Social Sciences Book Reviews (page 3)

THE SOUL OF THE MARIONETTE by John Gray
PSYCHOLOGY
Released: May 19, 2015

"A brief, elliptical inquiry designed to raise more questions than anyone could answer."
Within the debate between Christian and atheist authors, here come the Gnostics. Read full book review >
THE WELL-TUNED BRAIN by Peter C. Whybrow
PSYCHOLOGY
Released: May 18, 2015

"'To reshape the future we need first to better understand and reshape ourselves,' writes Whybrow, and he offers a running start."
Whybrow (Director, Semel Institute for Neuroscience and Human Behavior/UCLA; American Mania: When More Is Not Enough, 2005) addresses significant issues related to the navigation toward a more meaningful life.Read full book review >

MISBEHAVING by Richard H. Thaler
BUSINESS & ECONOMICS
Released: May 18, 2015

"Readers with even the remotest interest in how the world really works will enjoy this work of the dismal science pleasingly, and even exuberantly, done."
The dean of behavioral economics—the study of how people behave in practice rather than in theory when it comes to dollars and cents—gives a spry account of his field. Read full book review >
SOCIAL SCIENCES
Released: May 13, 2015

"Leach strikes the right balance between a hard-nosed examination of the data and a compassionate, let's-make-this-work pragmatism. This will allow parents to shore up their children's stability when it may feel like everything else is crumbling down."
A guide to managing the fallout for children when parents choose to separate and divorce. Read full book review >
BREAKING THE MALE CODE by Robert Garfield
PSYCHOLOGY
Released: May 12, 2015

"Informative but hardly groundbreaking."
Methods for fostering and enhancing relationships between men. Read full book review >

BIOGRAPHY & MEMOIR
Released: May 12, 2015

"A useful hands-on resource for development visionaries."
How an unlikely 15-year partnership between an American college graduate and a South African schoolteacher created a model nonprofit to help stabilize and educate children in the poorest townships. Read full book review >
THE HAPPINESS INDUSTRY by William Davies
BUSINESS & ECONOMICS
Released: May 12, 2015

"Skillfully written intellectual entertainment—prime fodder for postmodern psychologists and New-Age thinkers alike."
Durable reportage on governmental and commercial attempts to influence and propagate national well-being. Read full book review >
BIOGRAPHY & MEMOIR
Released: May 12, 2015

"Well-documented and easy-to-comprehend data on why men need more paid time off to be with their newborn children."
Using his personal experience as a jumping-off point, journalist and "dad columnist" Levs examines the need for more paternity leave in the United States. Read full book review >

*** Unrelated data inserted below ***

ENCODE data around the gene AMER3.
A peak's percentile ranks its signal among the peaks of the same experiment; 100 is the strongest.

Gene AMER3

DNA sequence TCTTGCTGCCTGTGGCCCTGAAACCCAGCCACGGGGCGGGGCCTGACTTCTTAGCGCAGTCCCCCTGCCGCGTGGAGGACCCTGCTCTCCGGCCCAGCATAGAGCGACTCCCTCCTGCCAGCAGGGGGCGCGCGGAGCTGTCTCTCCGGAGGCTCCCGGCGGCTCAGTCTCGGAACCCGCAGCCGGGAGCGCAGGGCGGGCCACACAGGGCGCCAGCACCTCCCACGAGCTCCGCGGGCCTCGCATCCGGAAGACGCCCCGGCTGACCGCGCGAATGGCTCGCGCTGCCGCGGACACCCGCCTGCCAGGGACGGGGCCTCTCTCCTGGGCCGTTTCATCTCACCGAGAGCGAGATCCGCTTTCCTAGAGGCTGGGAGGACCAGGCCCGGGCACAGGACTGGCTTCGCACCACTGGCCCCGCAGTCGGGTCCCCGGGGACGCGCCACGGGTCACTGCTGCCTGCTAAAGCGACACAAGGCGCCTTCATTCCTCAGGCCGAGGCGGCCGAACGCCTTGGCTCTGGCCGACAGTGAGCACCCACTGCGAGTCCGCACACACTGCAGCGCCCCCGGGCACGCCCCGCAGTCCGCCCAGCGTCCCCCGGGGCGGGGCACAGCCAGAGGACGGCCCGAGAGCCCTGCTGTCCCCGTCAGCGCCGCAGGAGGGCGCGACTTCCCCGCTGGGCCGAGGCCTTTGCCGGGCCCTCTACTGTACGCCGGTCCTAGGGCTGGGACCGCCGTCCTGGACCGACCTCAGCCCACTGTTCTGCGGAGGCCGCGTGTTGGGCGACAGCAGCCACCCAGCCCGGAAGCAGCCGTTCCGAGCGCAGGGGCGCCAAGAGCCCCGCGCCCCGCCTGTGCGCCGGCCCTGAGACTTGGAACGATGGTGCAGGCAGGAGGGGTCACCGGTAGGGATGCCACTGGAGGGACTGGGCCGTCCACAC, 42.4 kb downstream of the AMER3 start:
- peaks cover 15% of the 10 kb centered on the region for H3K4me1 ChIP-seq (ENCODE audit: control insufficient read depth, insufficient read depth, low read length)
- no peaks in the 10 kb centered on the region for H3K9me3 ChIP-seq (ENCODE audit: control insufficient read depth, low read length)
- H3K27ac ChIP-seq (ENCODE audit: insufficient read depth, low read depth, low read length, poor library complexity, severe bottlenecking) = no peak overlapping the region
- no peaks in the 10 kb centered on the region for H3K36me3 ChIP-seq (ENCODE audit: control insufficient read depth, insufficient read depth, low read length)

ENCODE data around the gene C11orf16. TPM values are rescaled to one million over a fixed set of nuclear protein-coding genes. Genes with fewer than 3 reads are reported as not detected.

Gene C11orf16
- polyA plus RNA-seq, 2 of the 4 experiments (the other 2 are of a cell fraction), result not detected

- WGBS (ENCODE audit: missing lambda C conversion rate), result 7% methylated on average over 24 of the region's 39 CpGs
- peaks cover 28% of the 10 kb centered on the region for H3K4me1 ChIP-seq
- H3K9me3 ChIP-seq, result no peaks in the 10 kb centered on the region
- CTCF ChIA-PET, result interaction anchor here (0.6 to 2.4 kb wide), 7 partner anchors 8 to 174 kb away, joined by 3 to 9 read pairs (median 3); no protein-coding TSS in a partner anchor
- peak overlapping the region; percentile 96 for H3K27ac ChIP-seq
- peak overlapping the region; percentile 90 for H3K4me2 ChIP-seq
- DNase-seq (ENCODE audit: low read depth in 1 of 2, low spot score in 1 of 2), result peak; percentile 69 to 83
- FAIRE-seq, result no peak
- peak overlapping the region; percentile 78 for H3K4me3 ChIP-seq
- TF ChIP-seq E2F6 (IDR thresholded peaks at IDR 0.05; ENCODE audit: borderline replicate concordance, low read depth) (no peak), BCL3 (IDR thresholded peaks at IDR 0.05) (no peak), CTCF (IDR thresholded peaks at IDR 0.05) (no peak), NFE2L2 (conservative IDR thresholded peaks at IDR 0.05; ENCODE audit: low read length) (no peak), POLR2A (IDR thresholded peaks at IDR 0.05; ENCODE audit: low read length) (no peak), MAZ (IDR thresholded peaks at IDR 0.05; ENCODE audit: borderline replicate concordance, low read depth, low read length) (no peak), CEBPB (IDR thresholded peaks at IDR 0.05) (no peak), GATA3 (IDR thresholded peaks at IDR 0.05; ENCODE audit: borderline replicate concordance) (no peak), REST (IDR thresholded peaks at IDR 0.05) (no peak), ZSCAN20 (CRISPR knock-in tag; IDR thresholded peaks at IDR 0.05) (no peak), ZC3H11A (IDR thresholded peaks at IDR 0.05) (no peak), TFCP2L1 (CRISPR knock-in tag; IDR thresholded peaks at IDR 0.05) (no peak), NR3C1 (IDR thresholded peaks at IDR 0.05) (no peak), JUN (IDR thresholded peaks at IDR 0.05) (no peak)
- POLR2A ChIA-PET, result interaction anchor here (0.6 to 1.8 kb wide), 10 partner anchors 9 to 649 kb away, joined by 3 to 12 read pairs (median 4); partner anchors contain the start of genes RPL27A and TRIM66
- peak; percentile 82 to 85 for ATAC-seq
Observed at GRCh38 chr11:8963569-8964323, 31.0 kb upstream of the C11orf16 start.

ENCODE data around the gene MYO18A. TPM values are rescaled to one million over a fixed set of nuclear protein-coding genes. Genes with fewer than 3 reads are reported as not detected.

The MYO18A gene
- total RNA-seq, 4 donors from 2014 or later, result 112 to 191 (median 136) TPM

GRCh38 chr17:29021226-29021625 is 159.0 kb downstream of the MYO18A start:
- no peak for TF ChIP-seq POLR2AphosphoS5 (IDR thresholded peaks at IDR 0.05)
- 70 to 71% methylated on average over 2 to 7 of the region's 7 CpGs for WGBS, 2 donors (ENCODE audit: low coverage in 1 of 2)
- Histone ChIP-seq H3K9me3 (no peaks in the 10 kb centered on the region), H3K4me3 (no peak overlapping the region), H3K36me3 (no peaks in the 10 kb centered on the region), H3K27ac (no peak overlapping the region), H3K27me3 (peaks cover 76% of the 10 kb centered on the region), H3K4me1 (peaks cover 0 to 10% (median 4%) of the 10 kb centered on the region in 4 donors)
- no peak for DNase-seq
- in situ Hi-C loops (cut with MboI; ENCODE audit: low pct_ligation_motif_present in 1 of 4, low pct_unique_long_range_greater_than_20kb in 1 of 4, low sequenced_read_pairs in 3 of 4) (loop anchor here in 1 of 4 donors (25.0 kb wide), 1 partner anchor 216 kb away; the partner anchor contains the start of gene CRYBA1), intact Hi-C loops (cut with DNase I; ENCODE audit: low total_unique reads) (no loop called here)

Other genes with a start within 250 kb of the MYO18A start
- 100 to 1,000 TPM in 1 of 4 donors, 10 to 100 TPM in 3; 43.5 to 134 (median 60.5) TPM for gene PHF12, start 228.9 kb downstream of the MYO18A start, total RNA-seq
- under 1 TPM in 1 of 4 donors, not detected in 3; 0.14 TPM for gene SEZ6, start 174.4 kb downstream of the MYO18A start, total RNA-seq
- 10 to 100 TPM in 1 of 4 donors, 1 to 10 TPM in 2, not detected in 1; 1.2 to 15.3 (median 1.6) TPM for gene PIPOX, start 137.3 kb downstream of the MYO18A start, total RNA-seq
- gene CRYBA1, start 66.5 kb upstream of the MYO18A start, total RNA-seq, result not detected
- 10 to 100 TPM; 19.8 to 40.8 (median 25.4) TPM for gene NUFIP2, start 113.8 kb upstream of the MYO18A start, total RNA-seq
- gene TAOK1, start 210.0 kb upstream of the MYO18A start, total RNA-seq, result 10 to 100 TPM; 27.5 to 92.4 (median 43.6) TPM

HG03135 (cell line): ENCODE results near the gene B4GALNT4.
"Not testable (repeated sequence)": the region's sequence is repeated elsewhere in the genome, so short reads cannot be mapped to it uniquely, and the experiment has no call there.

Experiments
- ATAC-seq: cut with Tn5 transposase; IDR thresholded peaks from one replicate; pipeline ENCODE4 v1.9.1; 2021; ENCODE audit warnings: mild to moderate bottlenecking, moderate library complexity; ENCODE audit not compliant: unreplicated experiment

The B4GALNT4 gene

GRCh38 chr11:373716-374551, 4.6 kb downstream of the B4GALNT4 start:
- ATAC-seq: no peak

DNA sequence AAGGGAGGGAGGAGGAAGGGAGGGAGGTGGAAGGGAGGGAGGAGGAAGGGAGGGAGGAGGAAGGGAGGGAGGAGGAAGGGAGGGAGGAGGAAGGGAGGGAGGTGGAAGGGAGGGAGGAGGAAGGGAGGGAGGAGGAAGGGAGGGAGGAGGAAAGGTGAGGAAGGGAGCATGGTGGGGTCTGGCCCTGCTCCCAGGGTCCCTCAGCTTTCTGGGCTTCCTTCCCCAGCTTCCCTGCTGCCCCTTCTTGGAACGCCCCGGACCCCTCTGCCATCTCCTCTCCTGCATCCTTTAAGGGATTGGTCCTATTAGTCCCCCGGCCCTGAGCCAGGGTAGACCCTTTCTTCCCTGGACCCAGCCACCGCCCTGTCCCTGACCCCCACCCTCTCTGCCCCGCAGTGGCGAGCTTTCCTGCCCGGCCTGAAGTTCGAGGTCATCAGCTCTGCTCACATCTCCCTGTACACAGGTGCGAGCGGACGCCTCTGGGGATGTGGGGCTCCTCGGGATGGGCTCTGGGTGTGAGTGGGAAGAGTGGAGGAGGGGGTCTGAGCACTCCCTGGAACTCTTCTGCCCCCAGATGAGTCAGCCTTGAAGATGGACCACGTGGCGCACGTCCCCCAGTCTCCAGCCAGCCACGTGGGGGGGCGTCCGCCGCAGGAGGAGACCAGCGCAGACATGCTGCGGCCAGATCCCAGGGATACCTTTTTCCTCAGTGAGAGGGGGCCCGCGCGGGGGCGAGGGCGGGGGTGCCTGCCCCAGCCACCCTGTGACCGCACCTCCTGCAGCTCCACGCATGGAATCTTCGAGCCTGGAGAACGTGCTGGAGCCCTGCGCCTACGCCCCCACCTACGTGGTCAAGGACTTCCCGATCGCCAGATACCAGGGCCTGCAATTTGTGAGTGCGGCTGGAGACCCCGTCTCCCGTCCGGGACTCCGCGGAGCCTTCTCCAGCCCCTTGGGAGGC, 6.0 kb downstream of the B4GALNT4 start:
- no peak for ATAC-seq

THE EDGE BECOMES THE CENTER by DW Gibson
BUSINESS & ECONOMICS
Released: May 12, 2015

"Not quite Terkel or Jane Jacobs redux, but Gibson delivers adequate sociology about current urban life, with the edgy, pungent flavor of the Big Apple."
A New York journalist finds the vox populi of the metropolis in regard to the vexing problem of gentrification.Read full book review >
WAGES OF REBELLION by Chris Hedges
CURRENT AFFAIRS
Released: May 12, 2015

"Like early-20th-century muckraking journalists and, more recently, I.F. Stone, Hedges makes a boisterous, outspoken contribution to revolutionizing the national conversation."
A call for a new American revolution. Read full book review >
GROW YOUR VALUE by Mika Brzezinski
BUSINESS & ECONOMICS
Released: May 12, 2015

"An inspiring evaluation of the potential women have to create fully productive lives at home and at work."
Constructive advice for women on the work-life balance. Read full book review >
KEEP IT FAKE by Eric G. Wilson
BIOGRAPHY & MEMOIR
Released: May 5, 2015

"An elliptical, provocative meditation that reads as much like a catharsis as a manifesto."
The counterargument to the cliché of "keep it real." Read full book review >
Kirkus Interview
Jenny Han
July 6, 2015

In Jenny Han’s P.S. I Still Love You, Lara Jean didn’t expect to really fall for Peter. She and Peter were just pretending. Except suddenly they weren’t. Now Lara Jean is more confused than ever. When another boy from her past returns to her life, Lara Jean’s feelings for him return too. Can a girl be in love with two boys at once? In this charming and heartfelt sequel to the New York Times bestseller To All the Boys I’ve Loved Before, we see first love through the eyes of the unforgettable Lara Jean. Love is never easy, but maybe that’s part of makes it so amazing. View video >